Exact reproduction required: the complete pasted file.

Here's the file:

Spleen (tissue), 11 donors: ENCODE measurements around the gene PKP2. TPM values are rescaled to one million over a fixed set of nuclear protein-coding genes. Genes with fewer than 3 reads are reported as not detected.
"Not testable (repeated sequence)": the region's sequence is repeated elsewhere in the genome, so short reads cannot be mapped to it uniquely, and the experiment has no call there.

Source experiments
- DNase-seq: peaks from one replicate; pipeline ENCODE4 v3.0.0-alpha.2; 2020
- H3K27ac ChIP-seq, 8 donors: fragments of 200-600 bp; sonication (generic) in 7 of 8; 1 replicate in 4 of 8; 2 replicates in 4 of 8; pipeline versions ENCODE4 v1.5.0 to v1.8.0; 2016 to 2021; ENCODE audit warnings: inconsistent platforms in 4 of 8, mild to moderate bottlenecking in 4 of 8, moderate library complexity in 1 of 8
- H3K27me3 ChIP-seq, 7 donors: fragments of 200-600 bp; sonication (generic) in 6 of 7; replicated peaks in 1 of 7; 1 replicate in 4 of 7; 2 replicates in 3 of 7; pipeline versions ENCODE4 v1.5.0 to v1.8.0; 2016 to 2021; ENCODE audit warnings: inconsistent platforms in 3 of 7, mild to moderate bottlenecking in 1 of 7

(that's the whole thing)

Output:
Spleen (tissue), 11 donors: ENCODE measurements around the gene PKP2. TPM values are rescaled to one million over a fixed set of nuclear protein-coding genes. Genes with fewer than 3 reads are reported as not detected.
"Not testable (repeated sequence)": the region's sequence is repeated elsewhere in the genome, so short reads cannot be mapped to it uniquely, and the experiment has no call there.

Source experiments
- DNase-seq: peaks from one replicate; pipeline ENCODE4 v3.0.0-alpha.2; 2020
- H3K27ac ChIP-seq, 8 donors: fragments of 200-600 bp; sonication (generic) in 7 of 8; 1 replicate in 4 of 8; 2 replicates in 4 of 8; pipeline versions ENCODE4 v1.5.0 to v1.8.0; 2016 to 2021; ENCODE audit warnings: inconsistent platforms in 4 of 8, mild to moderate bottlenecking in 4 of 8, moderate library complexity in 1 of 8
- H3K27me3 ChIP-seq, 7 donors: fragments of 200-600 bp; sonication (generic) in 6 of 7; replicated peaks in 1 of 7; 1 replicate in 4 of 7; 2 replicates in 3 of 7; pipeline versions ENCODE4 v1.5.0 to v1.8.0; 2016 to 2021; ENCODE audit warnings: inconsistent platforms in 3 of 7, mild to moderate bottlenecking in 1 of 7